New middle school principals finding their places - Tucson Local Media: Pima Pinal

New middle school principals finding their places

La Cima's Sullivan, Cross's Corner like the age group

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Posted: Tuesday, September 1, 2009 11:00 pm | Updated: 1:33 pm, Mon Apr 18, 2011.

By now, students know their teachers, and where their classrooms are located.

But, at two Amphitheater School District middle schools, everyone is getting more familiar with new principals.

Over the summer, the district moved Christine Sullivan from the assistant principal's job at Coronado K-8 School to principal of La Cima Middle School. Kevin Corner moved from assistant principal to principal at Cross Middle School.

Christine Sullivan

Christine Sullivan's office walls are decorated with paintings and pictures. Adjacent to her table is a poster covered in brightly colored Post-It Notes, all defining the "Characteristics of a Great Teacher."

Her 2-way radio's antenna is topped with a University of Arizona block 'A,' surely paying homage to where she earned her undergraduate's degree, and her district identification rests around her neck on a red La Cima Cardinals lanyard.

"There is never a dull moment," Sullivan said of working at a middle school. "They call the middle school years the 'rollercoaster years' for kids, and I think that is probably true."

Sullivan is no stranger to middle schools. She started working as a teacher within the Tucson Unified School District, at Booth-Fickett Magnet School (K-8). After eight years at that school, she moved to the Amphitheater School District, working as an eighth-grade teacher at Wilson K-8 for seven years.

Sullivan earned her master's degree from Northern Arizona University. She then went to work at Coronado K-8 as an assistant principal for five years. From there, it was on to La Cima, located off La Cañada Boulevard between River and Orange Grove roads.

Sullivan is passionate about her job, and loves working with middle school-aged students. That affection shows when she refers to kids as "kiddos." She knows how important it is to enjoy the age group of students you work with.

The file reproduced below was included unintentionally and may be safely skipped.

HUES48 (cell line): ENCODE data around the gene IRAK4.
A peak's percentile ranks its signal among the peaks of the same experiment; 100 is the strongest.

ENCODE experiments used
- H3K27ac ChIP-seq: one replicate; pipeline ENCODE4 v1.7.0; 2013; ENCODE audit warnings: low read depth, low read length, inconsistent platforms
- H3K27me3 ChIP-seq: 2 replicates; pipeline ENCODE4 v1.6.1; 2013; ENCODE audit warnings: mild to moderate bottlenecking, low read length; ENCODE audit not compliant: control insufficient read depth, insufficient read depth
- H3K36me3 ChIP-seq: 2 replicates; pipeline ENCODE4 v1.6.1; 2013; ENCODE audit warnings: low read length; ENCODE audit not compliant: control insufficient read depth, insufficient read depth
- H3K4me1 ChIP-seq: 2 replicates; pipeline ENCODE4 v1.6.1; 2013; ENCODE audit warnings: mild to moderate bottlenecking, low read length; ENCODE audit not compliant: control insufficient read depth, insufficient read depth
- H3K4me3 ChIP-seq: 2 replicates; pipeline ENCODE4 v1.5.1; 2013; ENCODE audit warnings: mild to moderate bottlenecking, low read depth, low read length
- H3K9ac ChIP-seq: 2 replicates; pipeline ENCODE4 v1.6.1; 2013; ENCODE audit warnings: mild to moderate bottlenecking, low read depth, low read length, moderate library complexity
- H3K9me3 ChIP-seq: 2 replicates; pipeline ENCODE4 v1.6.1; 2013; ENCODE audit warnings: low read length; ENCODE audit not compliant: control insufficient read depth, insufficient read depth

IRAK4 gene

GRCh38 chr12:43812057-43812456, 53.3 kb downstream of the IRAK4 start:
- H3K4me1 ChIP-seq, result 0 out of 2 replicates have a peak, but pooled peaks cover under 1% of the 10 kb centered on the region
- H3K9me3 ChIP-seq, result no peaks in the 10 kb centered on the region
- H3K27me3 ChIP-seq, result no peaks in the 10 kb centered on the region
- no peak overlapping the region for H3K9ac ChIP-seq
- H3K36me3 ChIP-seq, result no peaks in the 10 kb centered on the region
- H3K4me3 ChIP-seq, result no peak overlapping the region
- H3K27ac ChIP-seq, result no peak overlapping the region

"I was lucky enough to be in a middle school, where I have spent my entire career," Sullivan said about getting the promotion to principal of 632 students. "It's just my favorite group of kids."

Right off the bat, she started implementing new ideas into the school and the way it runs. As an example, she changed the schedule to allow for two lunch groups instead of three.

"It allowed us to group some kids that need some extra support in terms of remediation and then to provide enrichment to some kids who need that focus," she said.

Sullivan shortened the passing periods from five minutes to four to help reduce hallway issues and allow for more classroom time.

Her day is spent doing a diverse range of tasks, from planning for meetings to sitting and talking with her new co-workers. She makes sure she is visible and available to the students during their lunchtime, and she keeps a slightly removed but ever-constant presence within the halls during passing periods.

Kevin Corner

Under a spare chair in Kevin Corner's office sits a bowl filled with assorted candy. Corner, the new principal at Cross Middle School, says he keeps the array of chocolates and hard candies available "to keep the staff happy.

"Everybody's happier with a little chocolate," Corner added.

Keeping with the trend he has been setting since he came to Cross in 2005 as the assistant principal, Corner makes sure people are laughing, enjoying their day and having a positive outlook.

Before coming to Cross, Corner worked as an advanced placement chemistry and physiology teacher at Mountain View High School. Prior to that, he worked as a youth corrections counselor for the Cache Valley Attention / Detention Center. He could never see himself as a principal because he loved the classroom setting and how he was able to connect and relate to each student.

But after a conference where Corner heard another principal talk passionately and enthusiastically about his work, Corner thought about becoming a principal for the first time.

"I love teaching and I loved every day in the classroom," Corner said. "So for me to recapture that spirit, that culture, and that community, school-wide to have a positive impact for 800 kids simultaneously … It's work. It's not the same as a classroom."

Corner and his assistant principal Marco Dominguez have implemented Team Cross around the school. Team Cross has become the "We" at the school, bringing the staff and student body as a collective group. One could say Corner is treating the school as one big classroom.

Now he has the students making sure their "positive" ratio is 3:1, and that students are looking to find the positive in issues, refute negative thinking, and come together as a 777-student classroom.

Though his move was physically short -- one side of the main office to the other, to be exact — it has been a big move with a steep learning curve.

Fortunately, Corner said there are lots of people supporting him and making sure he succeeds in a new job that is "vastly different."

As assistant principal, his job was contained to a very defined job description. Now, as the principal, anything and everything is ultimately his responsibility, and he doesn't take that task lightly.

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